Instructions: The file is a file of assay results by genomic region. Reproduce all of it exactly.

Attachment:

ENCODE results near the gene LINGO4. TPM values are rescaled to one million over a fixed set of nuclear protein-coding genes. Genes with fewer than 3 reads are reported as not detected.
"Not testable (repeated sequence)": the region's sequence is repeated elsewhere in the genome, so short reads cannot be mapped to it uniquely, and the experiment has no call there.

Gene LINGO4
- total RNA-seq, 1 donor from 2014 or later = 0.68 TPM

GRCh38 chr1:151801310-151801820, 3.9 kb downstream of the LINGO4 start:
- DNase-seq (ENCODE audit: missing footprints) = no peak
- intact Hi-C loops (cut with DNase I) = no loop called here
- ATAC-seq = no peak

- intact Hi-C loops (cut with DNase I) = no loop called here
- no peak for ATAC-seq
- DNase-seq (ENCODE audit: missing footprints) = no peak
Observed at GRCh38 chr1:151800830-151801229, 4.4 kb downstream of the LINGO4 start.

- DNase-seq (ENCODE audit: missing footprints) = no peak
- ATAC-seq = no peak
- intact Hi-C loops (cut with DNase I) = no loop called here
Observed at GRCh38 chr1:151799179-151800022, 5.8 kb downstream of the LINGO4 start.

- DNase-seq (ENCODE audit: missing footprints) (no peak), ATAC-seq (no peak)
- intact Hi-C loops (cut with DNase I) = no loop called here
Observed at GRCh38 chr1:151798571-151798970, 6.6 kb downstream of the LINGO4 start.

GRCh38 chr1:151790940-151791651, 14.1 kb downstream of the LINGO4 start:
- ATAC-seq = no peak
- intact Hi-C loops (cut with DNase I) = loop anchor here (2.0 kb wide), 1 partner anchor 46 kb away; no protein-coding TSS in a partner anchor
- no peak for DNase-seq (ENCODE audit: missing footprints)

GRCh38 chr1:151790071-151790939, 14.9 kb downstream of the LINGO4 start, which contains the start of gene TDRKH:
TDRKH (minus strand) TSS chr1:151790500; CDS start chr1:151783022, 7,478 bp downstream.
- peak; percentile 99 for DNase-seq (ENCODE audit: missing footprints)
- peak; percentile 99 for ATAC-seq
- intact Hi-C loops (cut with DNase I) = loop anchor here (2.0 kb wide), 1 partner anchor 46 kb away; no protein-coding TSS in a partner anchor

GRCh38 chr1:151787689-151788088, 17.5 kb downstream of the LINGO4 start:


ENCODE results near the gene LINGO4. TPM values are rescaled to one million over a fixed set of nuclear protein-coding genes. Genes with fewer than 3 reads are reported as not detected.
"Not testable (repeated sequence)": the region's sequence is repeated elsewhere in the genome, so short reads cannot be mapped to it uniquely, and the experiment has no call there.

Gene LINGO4
- total RNA-seq, 1 donor from 2014 or later = 0.68 TPM

GRCh38 chr1:151801310-151801820, 3.9 kb downstream of the LINGO4 start:
- DNase-seq (ENCODE audit: missing footprints) = no peak
- intact Hi-C loops (cut with DNase I) = no loop called here
- ATAC-seq = no peak

- intact Hi-C loops (cut with DNase I) = no loop called here
- no peak for ATAC-seq
- DNase-seq (ENCODE audit: missing footprints) = no peak
Observed at GRCh38 chr1:151800830-151801229, 4.4 kb downstream of the LINGO4 start.

- DNase-seq (ENCODE audit: missing footprints) = no peak
- ATAC-seq = no peak
- intact Hi-C loops (cut with DNase I) = no loop called here
Observed at GRCh38 chr1:151799179-151800022, 5.8 kb downstream of the LINGO4 start.

- DNase-seq (ENCODE audit: missing footprints) (no peak), ATAC-seq (no peak)
- intact Hi-C loops (cut with DNase I) = no loop called here
Observed at GRCh38 chr1:151798571-151798970, 6.6 kb downstream of the LINGO4 start.

GRCh38 chr1:151790940-151791651, 14.1 kb downstream of the LINGO4 start:
- ATAC-seq = no peak
- intact Hi-C loops (cut with DNase I) = loop anchor here (2.0 kb wide), 1 partner anchor 46 kb away; no protein-coding TSS in a partner anchor
- no peak for DNase-seq (ENCODE audit: missing footprints)

GRCh38 chr1:151790071-151790939, 14.9 kb downstream of the LINGO4 start, which contains the start of gene TDRKH:
TDRKH (minus strand) TSS chr1:151790500; CDS start chr1:151783022, 7,478 bp downstream.
- peak; percentile 99 for DNase-seq (ENCODE audit: missing footprints)
- peak; percentile 99 for ATAC-seq
- intact Hi-C loops (cut with DNase I) = loop anchor here (2.0 kb wide), 1 partner anchor 46 kb away; no protein-coding TSS in a partner anchor

GRCh38 chr1:151787689-151788088, 17.5 kb downstream of the LINGO4 start: